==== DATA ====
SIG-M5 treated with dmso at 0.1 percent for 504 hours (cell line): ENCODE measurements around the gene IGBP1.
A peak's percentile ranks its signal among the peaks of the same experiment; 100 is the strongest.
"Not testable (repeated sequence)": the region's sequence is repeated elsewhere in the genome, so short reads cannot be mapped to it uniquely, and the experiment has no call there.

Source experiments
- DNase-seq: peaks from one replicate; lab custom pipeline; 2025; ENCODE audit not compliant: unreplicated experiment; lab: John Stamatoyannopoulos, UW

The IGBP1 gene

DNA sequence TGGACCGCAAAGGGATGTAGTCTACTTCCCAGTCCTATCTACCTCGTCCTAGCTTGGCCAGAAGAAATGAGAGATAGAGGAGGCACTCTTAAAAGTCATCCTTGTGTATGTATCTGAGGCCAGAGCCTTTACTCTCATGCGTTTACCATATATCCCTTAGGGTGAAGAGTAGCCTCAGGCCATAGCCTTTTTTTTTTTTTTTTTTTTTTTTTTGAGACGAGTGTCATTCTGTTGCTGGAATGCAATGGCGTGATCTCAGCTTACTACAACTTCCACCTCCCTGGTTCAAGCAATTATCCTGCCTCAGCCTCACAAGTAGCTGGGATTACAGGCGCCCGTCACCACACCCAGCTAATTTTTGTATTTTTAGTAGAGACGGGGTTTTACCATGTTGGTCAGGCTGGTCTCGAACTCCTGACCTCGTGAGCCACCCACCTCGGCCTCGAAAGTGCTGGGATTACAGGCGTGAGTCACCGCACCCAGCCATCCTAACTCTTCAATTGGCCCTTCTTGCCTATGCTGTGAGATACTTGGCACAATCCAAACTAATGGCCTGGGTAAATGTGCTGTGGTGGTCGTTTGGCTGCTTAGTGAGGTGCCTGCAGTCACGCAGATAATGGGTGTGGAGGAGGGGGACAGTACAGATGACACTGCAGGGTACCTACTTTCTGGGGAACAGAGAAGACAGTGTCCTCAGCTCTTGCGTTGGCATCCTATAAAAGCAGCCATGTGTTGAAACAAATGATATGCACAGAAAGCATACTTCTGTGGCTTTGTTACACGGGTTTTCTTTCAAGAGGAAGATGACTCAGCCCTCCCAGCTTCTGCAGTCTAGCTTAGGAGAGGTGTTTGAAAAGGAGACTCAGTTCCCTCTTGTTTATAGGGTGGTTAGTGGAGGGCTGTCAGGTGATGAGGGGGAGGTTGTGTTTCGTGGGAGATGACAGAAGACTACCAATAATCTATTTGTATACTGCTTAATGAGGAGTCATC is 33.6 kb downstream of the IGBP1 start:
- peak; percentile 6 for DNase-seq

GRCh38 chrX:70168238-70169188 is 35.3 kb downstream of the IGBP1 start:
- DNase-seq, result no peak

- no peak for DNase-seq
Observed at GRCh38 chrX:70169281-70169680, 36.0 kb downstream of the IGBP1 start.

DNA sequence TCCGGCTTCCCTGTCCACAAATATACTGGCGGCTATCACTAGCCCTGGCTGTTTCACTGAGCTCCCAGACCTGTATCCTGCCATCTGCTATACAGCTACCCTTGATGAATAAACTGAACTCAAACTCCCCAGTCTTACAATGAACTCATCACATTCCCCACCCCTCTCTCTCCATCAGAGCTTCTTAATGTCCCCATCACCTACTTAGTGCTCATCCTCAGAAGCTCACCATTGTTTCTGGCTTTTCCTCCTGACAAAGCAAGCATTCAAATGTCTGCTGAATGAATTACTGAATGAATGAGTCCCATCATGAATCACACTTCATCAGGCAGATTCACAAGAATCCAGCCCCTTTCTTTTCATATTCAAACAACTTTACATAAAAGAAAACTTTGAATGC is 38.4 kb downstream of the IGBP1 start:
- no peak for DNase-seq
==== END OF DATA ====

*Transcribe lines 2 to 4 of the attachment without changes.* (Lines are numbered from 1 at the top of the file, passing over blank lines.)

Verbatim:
A peak's percentile ranks its signal among the peaks of the same experiment; 100 is the strongest.
"Not testable (repeated sequence)": the region's sequence is repeated elsewhere in the genome, so short reads cannot be mapped to it uniquely, and the experiment has no call there.

Source experiments